US agrees for now to stop deporting women who alleged abuse

The U.S. government has agreed temporarily not to deport detained immigrant women who have alleged being abused by a rural Georgia gynecologist

HOUSTON — The U.S. government has agreed temporarily not to deport detained immigrant women who have alleged being abused by a rural Georgia gynecologist, according to court papers filed Tuesday.

Dozens of women have alleged that they were mistreated by Dr. Mahendra Amin, a gynecologist who was seeing patients from the Irwin County Detention Center in Ocilla, Georgia. The Justice Department is conducting a criminal investigation, and the Department of Homeland Security’s inspector general is investigating as well. Amin has denied any wrongdoing through his lawyer.

The agreement filed in court Tuesday proposes that no deportations would take place until at least mid-January for women who have “substantially similar factual allegations.”

Elora Mukherjee, a Columbia University law professor working with several of the women, said the agreement gives the women “a measure of protection for trying to expose the abuses there.”

“ICE and others at Irwin thought they could silence these women,” she said. “They thought they could act with impunity and nothing would ever happen. But the women have organized and had the audacity to speak out.”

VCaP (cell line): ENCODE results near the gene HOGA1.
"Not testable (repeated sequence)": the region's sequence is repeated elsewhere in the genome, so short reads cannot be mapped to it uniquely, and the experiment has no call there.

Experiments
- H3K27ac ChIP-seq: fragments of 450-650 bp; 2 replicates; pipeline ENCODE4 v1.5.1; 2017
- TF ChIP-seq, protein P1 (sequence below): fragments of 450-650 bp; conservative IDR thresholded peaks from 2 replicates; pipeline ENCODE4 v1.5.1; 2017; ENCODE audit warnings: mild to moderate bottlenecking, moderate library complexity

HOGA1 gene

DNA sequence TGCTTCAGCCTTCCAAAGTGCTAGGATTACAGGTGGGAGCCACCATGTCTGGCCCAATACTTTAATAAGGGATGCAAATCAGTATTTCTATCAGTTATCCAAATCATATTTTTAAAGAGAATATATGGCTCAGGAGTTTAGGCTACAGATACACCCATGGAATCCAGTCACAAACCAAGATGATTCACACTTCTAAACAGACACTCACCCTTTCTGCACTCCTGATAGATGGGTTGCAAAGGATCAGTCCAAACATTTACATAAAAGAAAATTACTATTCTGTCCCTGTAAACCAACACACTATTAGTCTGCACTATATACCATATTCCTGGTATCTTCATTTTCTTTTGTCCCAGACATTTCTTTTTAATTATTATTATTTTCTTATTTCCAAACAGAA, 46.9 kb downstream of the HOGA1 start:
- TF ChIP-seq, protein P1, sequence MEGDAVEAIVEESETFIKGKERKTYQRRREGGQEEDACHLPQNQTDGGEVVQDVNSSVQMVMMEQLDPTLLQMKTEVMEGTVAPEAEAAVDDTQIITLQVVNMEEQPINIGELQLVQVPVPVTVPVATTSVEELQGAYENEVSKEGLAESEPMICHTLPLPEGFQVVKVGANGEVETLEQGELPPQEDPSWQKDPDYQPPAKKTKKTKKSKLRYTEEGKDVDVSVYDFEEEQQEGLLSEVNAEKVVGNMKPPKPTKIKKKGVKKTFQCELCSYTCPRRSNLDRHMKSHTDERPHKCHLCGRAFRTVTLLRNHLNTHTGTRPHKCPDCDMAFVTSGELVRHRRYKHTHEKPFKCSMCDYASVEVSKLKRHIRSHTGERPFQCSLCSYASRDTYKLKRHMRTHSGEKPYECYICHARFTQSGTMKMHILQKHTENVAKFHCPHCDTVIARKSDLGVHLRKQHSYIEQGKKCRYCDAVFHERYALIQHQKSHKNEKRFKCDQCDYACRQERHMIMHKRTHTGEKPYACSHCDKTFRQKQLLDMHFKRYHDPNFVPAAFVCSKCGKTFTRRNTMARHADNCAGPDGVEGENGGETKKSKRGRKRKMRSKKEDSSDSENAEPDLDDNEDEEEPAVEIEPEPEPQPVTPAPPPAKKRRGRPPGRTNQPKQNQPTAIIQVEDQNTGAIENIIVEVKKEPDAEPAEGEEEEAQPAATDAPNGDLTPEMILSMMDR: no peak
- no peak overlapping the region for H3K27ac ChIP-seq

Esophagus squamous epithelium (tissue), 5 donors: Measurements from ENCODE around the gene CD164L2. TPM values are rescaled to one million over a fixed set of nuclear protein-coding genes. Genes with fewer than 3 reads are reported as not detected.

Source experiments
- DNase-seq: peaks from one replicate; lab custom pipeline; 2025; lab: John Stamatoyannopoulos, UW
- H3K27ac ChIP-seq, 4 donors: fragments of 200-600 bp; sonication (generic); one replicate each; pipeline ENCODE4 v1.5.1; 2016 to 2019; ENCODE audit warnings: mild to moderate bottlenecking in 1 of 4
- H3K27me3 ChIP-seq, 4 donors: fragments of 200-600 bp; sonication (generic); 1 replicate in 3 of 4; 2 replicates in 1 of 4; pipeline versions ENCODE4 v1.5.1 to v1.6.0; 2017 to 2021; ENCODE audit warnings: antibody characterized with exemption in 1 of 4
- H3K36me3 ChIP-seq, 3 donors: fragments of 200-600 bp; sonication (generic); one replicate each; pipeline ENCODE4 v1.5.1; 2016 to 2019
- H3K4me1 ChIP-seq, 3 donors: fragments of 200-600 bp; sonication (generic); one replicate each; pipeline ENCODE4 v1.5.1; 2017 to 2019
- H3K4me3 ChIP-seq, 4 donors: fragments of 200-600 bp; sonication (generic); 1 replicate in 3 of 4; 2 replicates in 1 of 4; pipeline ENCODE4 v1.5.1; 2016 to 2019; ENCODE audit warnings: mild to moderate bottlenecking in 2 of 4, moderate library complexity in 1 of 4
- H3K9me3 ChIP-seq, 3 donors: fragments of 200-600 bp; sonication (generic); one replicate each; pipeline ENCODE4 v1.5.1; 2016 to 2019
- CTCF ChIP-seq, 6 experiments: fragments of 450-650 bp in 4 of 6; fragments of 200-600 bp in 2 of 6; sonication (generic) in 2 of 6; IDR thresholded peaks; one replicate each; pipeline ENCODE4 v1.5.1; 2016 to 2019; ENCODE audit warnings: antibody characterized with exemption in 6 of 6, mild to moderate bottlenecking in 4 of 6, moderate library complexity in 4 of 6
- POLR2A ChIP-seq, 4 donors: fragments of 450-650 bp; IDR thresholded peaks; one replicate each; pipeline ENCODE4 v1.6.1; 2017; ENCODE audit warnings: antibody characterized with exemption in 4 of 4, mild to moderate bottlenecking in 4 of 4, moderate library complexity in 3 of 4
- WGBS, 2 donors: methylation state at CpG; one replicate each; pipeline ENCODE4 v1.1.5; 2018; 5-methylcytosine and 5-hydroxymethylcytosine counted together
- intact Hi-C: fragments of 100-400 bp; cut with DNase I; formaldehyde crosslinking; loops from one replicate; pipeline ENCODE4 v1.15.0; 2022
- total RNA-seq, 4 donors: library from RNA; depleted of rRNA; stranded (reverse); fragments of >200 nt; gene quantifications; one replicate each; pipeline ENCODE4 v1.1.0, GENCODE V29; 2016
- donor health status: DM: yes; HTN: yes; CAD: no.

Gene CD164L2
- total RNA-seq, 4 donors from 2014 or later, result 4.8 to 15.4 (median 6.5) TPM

ICE said Tuesday that it “complies with all binding court orders.” The agency has previously denied allegations that it tried to deport women to silence them, saying in a written statement: “Any implication that ICE is attempting to impede the investigation by conducting removals of those being interviewed is completely false.”

Scott Grubman, a lawyer for Amin, did not immediately respond to an email requesting comment.

The allegations were originally revealed by a whistleblower complaint. Further investigations have found several examples of Amin performing surgeries on women who later said they didn’t consent to the procedures or didn’t fully understand them.

Grubman has denied any wrongdoing by the doctor and previously described Amin as a “highly respected physician who has dedicated his adult life to treating a high-risk, underserved population in rural Georgia.”

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